So now that all the plants are outside and nature gave them a nice drink of water, it’s time to transplant. I always do this in the spring when I bring them outside. I think it’s a great time to do it because they are already in “growth mode.”
I do know other house plant experts who think it’s perfectly fine to do this chore in the fall. This doesn’t really make sense to me because plants are slowing down their growth in the fall–not exactly what you want if you want them to settle into a new container.
But maybe they worry about bringing in little critters or something. That really hasn’t been a problem for me so I will stick with my spring re-potting.
This is a spathophyllum (peace lily) that was just moved into an 8″ container (from a 5″ one) last year. You can see it’s a fast grower. This time I divided it into 4 containers although I am not sure what I am going to do with them all. If they survive, I suspect they will go to work with me. Perhaps I can find new homes for them there.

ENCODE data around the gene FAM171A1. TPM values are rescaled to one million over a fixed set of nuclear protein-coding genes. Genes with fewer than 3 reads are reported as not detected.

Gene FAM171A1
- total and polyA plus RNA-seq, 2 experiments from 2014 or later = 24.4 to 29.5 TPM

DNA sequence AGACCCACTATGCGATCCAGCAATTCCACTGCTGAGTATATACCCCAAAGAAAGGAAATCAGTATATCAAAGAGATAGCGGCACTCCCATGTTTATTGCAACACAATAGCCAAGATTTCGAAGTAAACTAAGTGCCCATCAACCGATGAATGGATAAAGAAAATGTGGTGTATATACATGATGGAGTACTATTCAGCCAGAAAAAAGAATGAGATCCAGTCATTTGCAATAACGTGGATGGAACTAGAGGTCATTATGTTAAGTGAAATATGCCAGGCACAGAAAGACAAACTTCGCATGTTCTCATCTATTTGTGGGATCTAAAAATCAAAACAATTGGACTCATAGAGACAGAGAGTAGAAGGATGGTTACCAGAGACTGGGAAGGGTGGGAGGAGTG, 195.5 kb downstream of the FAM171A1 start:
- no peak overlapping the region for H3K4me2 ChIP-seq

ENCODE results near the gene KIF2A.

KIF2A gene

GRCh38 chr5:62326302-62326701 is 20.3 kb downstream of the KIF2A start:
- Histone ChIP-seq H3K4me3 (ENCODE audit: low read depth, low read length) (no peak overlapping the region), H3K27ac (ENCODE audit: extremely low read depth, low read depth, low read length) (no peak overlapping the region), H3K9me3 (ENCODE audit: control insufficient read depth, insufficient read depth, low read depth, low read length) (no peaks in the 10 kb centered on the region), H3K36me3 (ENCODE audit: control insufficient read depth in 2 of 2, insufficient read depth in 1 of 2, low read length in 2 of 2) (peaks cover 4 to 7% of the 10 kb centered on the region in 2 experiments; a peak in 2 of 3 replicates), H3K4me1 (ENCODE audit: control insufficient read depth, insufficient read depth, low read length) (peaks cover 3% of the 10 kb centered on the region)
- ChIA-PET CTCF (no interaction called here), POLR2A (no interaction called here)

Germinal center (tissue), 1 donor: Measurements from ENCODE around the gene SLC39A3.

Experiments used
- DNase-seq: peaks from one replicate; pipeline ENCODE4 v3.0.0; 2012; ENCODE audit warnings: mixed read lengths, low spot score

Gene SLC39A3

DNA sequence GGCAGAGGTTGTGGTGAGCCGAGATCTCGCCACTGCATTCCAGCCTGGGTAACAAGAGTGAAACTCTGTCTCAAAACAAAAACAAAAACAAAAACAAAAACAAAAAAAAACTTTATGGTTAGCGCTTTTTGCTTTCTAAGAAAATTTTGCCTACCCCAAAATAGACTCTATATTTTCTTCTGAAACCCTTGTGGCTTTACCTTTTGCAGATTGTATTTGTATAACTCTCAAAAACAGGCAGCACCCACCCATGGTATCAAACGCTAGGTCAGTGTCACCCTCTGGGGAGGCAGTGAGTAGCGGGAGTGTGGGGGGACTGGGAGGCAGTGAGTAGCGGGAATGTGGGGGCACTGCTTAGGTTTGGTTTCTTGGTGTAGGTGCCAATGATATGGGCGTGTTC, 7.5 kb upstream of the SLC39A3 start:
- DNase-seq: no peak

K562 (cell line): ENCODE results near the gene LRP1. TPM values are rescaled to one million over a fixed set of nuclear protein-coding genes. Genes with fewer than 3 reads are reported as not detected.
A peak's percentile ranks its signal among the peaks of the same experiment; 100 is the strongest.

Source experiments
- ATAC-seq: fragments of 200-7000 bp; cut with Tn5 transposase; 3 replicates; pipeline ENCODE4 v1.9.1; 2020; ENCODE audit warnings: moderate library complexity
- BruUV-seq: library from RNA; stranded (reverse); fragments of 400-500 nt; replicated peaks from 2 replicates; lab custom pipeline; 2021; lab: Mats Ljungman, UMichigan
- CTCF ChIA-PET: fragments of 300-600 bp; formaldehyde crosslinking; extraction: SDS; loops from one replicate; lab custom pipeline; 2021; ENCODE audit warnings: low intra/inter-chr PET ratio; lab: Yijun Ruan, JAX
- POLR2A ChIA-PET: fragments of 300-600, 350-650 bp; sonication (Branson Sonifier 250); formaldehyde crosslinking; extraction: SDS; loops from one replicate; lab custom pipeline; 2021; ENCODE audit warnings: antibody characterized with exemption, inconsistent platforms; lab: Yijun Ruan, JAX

And these are the roots of my beloved pittosporum. If you see something like this, don’t panic. It’s just a natural process at work.
I did however scrape all these off the “shoulders” of the soil. We’ll see if they come back.
I spent most of the day Sunday transplanting, which was an easy chore, and I was just outside the door in case the Spoiler needed me, not off somewhere in the yard. It was nice to get a bit of gardening done.
Love all the posts and I just discovered you! Interesting information about the Black eyed Susan’s. My leaves have black spots and I did take some of them off. Now I’m just hoping for the best
So glad that you found me, Sherry! Good luck with the Black eyed Susans. Always remember that most pests–even the ones that cause the most unsightly damage–generally have just one generation a year , unless you live in a very mild climate. Hang in there!